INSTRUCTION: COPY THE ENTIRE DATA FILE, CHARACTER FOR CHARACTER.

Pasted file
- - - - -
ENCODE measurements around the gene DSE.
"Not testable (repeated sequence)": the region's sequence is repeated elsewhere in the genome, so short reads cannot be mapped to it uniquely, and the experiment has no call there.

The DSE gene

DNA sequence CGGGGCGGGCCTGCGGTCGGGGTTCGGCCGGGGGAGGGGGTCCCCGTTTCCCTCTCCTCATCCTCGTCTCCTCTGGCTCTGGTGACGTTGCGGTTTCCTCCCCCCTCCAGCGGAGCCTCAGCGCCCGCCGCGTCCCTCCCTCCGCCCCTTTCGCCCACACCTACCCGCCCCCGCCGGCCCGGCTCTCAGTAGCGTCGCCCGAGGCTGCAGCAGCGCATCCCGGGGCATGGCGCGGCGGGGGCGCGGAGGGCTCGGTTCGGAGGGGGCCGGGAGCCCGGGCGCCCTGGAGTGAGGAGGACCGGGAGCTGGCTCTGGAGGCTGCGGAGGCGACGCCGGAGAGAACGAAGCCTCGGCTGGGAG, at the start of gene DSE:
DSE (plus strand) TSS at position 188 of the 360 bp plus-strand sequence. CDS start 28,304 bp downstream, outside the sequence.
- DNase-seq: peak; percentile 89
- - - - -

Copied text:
ENCODE measurements around the gene DSE.
"Not testable (repeated sequence)": the region's sequence is repeated elsewhere in the genome, so short reads cannot be mapped to it uniquely, and the experiment has no call there.

The DSE gene

DNA sequence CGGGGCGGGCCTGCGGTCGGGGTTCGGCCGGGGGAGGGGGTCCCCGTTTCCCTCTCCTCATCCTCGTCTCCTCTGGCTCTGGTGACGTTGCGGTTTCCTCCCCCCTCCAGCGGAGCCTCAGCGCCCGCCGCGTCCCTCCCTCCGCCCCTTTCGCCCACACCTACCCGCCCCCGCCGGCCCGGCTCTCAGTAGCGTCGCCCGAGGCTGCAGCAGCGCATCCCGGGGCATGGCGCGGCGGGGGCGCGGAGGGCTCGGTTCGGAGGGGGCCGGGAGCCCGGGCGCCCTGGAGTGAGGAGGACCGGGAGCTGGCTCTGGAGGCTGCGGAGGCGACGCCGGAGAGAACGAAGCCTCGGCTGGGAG, at the start of gene DSE:
DSE (plus strand) TSS at position 188 of the 360 bp plus-strand sequence. CDS start 28,304 bp downstream, outside the sequence.
- DNase-seq: peak; percentile 89